Ki-ki, ku-ku, ka-ka – Beáta Sosity’s speech development application for children with disabilities
Parents raising children with disabilities have a huge responsibility: in addition to their duties as fathers and mothers, they also have to act as a kind of therapist, a home trainer to help advance the development of their children. They must more or less rely on themselves and their closest environment, and besides, they also need constant attention and openness, as serious damage can only be repaired by persistent work. Being directly affected, Beáta Sosity wants to offer her fellow parents and friends a game that not only contributes to the speech development of children with multiple disabilities, but also provides a platform for learning while playing.
The human body sometimes functions along surprising correlations. Just think of the relationship between the neurological system and digestion, or between the eardrum and sense of balance, but eye-hand coordination and speech skills also go hand in hand. With many children who were subsequently diagnosed with a speech development disorder, for example, poor dexterity or the lack of babbling may indicate latent problems. Developing coordination therefore has an impact on speech skills and vice versa; this is one of the reasons why a tablet with push buttons can be an ideal development tool.
“I was able to observe my own child, who usually searches for videos on YouTube based on recommendations from search history, but there are a number of obstacles preventing him from using it on his own. This experience gave us the inspiration for the design of Szájhős (Showoff), for example in terms of the optimal size and placement of buttons and panels.”
However, Szájhős is much more than a personally inspired project. It encompasses three different skill-building programmes, with the overall aim of eliciting the pleasure of engaging in activity linked to vocalisation, creating situations that encourage practice and through this, helping young users develop in a playful way.
Lip and tongue exercises
Animated tongue exercises help learn movement patterns and tone control of the speech organs. A specific feature of Hungarian articulation is that speech organs move actively, the tongue works throughout the whole oral cavity.
During interactive stories, children can experience the power of their voice, and vocalization is an action that allows them to influence their external environment. In one exercise, for example, you can ‘charm’ the snake by repeating the sound ‘s’ to get it to the imaginary other side.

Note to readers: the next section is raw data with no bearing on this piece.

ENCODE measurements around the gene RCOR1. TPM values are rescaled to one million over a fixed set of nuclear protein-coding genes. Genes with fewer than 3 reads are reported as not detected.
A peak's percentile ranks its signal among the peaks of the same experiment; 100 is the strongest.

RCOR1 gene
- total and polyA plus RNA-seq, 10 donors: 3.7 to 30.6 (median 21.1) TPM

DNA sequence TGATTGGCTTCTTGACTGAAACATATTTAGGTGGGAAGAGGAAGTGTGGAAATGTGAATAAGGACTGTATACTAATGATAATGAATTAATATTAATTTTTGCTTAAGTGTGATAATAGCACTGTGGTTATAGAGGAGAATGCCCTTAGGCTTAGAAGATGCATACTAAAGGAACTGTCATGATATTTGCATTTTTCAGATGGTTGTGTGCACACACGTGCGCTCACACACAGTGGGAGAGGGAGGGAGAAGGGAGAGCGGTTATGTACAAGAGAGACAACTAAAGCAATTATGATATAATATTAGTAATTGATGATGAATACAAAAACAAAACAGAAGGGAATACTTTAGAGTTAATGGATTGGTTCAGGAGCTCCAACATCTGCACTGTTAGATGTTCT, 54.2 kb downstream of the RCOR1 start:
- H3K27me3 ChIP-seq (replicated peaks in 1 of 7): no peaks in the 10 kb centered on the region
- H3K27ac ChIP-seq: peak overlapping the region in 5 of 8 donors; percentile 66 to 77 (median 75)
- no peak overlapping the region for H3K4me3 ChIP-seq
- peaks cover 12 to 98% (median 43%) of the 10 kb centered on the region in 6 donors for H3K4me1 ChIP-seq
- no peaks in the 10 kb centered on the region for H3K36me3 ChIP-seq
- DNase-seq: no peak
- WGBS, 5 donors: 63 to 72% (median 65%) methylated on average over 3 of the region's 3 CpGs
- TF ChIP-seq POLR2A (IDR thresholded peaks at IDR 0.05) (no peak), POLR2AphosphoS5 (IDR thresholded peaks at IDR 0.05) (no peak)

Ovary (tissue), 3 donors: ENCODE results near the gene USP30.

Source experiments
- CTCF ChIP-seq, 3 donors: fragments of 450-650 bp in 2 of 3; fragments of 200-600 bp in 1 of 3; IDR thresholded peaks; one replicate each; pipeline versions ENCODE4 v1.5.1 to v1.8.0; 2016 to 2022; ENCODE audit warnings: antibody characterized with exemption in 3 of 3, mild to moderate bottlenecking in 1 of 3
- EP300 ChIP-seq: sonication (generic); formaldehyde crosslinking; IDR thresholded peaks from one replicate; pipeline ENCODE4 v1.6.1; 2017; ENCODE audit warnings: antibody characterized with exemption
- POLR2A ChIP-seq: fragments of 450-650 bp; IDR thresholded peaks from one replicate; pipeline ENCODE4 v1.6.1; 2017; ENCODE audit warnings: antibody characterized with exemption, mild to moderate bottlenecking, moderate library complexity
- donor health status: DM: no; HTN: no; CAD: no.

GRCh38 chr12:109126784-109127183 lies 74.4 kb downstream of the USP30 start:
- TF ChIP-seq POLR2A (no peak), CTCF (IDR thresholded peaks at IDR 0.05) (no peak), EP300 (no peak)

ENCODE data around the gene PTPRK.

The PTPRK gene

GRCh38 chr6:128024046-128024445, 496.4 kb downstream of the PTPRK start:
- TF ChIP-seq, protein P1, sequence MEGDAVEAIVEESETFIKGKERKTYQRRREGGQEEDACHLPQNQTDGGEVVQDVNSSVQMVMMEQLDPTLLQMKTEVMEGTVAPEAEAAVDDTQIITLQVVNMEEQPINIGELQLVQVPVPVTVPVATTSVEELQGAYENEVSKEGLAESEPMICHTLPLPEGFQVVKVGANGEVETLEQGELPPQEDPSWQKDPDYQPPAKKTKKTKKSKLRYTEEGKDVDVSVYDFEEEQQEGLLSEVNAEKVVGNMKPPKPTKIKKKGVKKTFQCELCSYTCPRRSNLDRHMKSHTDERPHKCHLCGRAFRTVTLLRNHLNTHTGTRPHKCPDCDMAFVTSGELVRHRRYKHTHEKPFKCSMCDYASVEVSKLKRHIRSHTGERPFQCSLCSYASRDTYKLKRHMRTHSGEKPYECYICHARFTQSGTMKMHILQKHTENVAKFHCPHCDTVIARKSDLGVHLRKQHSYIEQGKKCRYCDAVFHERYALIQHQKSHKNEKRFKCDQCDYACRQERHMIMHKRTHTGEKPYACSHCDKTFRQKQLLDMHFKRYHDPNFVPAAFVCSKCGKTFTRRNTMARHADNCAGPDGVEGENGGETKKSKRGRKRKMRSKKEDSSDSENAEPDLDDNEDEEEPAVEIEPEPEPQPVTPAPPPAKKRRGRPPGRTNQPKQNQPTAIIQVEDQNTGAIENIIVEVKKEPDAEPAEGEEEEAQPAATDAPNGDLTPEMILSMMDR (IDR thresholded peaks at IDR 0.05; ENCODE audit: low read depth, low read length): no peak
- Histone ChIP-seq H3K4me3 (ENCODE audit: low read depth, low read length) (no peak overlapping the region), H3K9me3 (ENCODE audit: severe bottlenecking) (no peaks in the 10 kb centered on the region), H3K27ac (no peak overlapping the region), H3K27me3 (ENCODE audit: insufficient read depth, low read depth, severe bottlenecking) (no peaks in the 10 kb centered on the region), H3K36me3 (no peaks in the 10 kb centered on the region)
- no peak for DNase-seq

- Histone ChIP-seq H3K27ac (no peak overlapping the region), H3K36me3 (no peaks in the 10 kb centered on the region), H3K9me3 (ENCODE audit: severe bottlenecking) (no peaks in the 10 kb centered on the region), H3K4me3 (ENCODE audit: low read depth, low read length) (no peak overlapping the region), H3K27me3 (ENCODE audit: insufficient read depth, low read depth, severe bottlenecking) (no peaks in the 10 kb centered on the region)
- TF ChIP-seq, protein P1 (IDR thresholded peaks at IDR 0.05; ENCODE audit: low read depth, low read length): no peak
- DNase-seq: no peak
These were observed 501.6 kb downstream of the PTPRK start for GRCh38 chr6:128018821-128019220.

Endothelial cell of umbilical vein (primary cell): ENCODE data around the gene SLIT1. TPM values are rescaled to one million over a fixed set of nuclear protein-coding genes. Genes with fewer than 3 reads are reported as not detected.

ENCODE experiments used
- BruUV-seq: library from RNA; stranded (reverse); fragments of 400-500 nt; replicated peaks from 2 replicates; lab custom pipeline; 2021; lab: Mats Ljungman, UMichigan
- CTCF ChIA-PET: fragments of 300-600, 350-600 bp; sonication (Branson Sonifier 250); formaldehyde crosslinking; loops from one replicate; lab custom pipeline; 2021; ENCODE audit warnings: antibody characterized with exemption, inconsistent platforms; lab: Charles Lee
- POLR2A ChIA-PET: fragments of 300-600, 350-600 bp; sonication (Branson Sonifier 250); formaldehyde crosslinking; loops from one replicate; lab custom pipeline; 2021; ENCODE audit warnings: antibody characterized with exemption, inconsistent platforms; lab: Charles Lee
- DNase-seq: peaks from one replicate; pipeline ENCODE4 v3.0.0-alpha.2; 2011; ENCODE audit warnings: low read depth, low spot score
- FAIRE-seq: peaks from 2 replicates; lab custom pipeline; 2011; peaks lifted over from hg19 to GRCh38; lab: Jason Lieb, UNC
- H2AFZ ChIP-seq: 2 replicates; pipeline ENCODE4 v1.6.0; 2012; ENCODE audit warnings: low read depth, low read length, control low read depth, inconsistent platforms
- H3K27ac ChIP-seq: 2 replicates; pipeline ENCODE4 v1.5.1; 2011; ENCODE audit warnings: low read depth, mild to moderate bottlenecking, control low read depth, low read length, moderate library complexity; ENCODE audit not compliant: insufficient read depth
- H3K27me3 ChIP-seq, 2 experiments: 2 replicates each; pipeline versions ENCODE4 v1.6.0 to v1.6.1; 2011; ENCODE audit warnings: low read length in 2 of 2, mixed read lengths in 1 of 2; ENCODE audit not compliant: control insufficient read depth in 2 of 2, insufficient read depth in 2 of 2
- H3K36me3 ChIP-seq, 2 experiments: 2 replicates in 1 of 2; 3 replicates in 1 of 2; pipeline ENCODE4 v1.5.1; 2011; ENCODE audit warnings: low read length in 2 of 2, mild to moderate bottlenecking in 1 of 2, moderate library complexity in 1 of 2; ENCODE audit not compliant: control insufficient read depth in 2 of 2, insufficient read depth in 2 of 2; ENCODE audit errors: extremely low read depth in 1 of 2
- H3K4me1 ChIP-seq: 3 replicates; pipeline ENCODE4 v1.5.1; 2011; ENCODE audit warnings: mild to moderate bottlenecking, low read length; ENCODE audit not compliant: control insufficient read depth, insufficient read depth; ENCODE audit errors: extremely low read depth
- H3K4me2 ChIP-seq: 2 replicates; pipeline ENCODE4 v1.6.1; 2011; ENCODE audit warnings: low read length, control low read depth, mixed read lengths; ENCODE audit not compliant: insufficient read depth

Babbling, communication, inclusion
Practicing babbling in the application is linked to visual motor development. The child draws a face for the pre-defined mouth, which eventually starts to speak in his or her recorded voice. Drawing is a particularly difficult activity for children with disabilities, as the dysfunctions developed can turn holding a pencil into a struggle, while with mental disabilities, drawing is often limited to making a few blurred lines, so this is also an essential area for improvement.
The app undoubtedly fills a gap, as digital solutions used in speech and language therapy are typically not accessible, and there are many difficulties to using them independently, not to mention that they are not disability-specific. In addition, a young child is hardly likely to put his or her complaints in writing, and it is usually difficult to establish a medical history. In such a situation, it is particularly true that noble design intentions are not enough – what we need are tools that prospective users can experience and use. So, the question follows logically: how successful was Szájhős in the ‘one-man focus group’ test?
“When I played my son the first lip animations, he burst into laughter, we stuck out our tongues, hissed, repeated “cocoo” and “cacaa” and in fact that was it. We had a great time.”
You can reach Beáta’s Instagram page FROM HERE.
The thesis was completed at the Graphic Design MA Department at Moholy-Nagy University of Art and Design, with Balázs Vargha as Beáta’s supervisor and Andrea Schmidt as her thesis consultant.